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To: varmintman

I guess I’m not a normal person. :\


31 posted on 01/21/2014 1:13:55 PM PST by cizinec ("Brother, your best friend ain't your Momma, it's the Field Artillery.")
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To: cizinec

If you actually read the README’s... Then no. You aren’t.

Welcome to the Club. :-)


32 posted on 01/21/2014 1:25:34 PM PST by Dead Corpse (I will not comply.)
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To: Dalberg-Acton; GeronL
How does a router know the packets came from a Linux box?

All the packets have an encapsulated Tux?

OK, I'll leave quietly... ;-)

33 posted on 01/21/2014 2:28:43 PM PST by NoCmpromiz (John 14:6 is a non-pluralistic comment.)
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To: E. Pluribus Unum
It isn’t fast enough to play video.

On the contrary! The Pi has more than enough power to stream video. Look at RaspBMC which is a variant of XBMC (XBox Media Center). The wife and I have two of these little joys in our home, and we love them. You can install NetFlix and use it to stream, if you so desire, and there's also Plex Media Server. Also considering spending the $4 to get the license keys to play specific formats of movies, and you'll have no problem watching any of your old digitized home movies.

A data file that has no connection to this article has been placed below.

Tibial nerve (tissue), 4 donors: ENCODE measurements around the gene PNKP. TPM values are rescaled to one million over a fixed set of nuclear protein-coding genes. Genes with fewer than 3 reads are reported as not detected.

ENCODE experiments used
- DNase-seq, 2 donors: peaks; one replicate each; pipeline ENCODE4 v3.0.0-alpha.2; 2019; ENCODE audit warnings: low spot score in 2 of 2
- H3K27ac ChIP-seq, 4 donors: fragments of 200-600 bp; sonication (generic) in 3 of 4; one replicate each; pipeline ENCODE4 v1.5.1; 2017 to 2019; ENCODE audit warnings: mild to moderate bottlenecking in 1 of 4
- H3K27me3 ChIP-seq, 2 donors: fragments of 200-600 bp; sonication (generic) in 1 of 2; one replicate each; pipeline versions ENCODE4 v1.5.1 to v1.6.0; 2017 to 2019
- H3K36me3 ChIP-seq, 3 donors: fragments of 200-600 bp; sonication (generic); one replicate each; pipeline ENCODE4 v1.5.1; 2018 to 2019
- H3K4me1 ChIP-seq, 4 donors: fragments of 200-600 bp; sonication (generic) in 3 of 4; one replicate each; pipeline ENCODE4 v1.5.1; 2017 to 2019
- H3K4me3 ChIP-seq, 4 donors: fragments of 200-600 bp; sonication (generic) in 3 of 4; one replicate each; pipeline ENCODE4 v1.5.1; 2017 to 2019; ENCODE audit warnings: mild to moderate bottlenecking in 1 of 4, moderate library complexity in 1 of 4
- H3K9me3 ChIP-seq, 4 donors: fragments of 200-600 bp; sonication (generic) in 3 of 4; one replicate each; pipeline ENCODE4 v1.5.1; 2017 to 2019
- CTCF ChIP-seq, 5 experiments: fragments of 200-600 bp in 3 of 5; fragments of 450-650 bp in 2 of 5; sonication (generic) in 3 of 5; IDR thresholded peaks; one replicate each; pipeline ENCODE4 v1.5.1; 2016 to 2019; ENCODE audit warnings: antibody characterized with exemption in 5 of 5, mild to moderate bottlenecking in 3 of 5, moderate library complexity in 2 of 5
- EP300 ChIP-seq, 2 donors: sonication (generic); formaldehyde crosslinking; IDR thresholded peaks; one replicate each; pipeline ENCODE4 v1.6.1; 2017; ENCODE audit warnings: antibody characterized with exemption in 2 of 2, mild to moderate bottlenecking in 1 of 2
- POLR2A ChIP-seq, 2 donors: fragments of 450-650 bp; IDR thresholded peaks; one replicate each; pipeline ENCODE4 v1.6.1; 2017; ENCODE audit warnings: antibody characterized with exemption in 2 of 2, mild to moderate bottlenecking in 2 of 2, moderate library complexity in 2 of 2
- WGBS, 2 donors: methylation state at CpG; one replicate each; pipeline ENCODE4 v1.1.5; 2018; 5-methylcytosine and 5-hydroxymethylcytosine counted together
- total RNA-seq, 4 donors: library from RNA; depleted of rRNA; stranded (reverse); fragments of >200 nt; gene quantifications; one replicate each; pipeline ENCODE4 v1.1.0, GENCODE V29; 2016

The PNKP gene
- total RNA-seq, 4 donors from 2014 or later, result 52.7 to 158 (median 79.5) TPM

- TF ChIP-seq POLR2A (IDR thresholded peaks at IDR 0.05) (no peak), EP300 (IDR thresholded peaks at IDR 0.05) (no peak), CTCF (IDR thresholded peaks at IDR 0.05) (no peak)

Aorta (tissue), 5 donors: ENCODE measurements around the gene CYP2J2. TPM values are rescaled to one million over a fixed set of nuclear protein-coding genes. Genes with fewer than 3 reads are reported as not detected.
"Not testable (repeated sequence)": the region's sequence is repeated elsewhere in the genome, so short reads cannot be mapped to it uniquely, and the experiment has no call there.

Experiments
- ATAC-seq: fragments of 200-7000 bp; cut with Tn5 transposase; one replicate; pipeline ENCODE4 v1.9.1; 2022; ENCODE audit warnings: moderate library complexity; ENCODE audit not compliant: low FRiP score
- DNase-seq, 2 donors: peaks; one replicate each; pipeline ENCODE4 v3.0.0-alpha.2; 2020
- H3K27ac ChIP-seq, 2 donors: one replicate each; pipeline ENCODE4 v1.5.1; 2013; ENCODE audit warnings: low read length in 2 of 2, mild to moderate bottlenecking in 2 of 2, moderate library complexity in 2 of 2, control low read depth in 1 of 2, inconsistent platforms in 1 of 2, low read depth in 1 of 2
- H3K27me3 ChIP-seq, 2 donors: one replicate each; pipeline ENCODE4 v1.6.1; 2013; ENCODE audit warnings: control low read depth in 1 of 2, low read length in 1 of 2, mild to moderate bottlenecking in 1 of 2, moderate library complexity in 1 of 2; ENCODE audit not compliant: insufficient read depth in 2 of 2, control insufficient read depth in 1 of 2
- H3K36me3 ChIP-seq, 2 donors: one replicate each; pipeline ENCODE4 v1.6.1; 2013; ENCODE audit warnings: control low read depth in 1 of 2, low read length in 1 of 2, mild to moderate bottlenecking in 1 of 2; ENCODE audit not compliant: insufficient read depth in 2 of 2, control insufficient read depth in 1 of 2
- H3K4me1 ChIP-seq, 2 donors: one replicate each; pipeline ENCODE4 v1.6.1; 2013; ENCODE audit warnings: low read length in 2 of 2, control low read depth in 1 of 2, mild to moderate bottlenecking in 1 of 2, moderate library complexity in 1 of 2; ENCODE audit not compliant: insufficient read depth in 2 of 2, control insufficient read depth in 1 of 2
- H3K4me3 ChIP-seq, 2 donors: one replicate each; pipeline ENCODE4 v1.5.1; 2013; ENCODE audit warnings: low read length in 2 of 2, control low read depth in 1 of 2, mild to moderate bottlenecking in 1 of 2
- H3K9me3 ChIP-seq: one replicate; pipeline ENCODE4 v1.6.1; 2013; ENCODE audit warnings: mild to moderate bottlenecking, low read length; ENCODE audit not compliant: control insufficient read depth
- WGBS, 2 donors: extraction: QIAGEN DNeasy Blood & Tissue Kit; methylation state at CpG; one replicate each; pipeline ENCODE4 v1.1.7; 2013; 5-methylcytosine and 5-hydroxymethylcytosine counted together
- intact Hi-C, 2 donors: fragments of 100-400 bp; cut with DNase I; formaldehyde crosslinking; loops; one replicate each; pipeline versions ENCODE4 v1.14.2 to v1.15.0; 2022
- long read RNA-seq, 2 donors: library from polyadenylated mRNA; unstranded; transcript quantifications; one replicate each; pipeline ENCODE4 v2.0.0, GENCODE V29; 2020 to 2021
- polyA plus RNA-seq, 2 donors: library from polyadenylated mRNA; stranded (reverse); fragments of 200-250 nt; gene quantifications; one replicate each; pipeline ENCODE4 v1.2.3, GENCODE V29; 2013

The Pi is one of the coolest tech toys to come out in a long while.

Oh, and FWIW, Broadcom wireless issues are known across most variants of Linux. There are plenty of driver packages cobbled together by the GNU community. Most often you simply install WPASupplicant and go to town.

34 posted on 01/22/2014 7:01:35 AM PST by rarestia (It's time to water the Tree of Liberty.)
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To: varmintman
I run SUSE 12.x, and have no trouble, not sure what chipset I have for the WiFi. Never have had an issue on any machine I have run it on.

To the lucky owners of a Pi. I am working on a M.A.M.E. game server that I intend to run on a Pi and a 1Tb drive.

35 posted on 01/23/2014 12:22:04 AM PST by DYngbld (I have read the back of the Book and we WIN!!!! (this post approved by the NSA))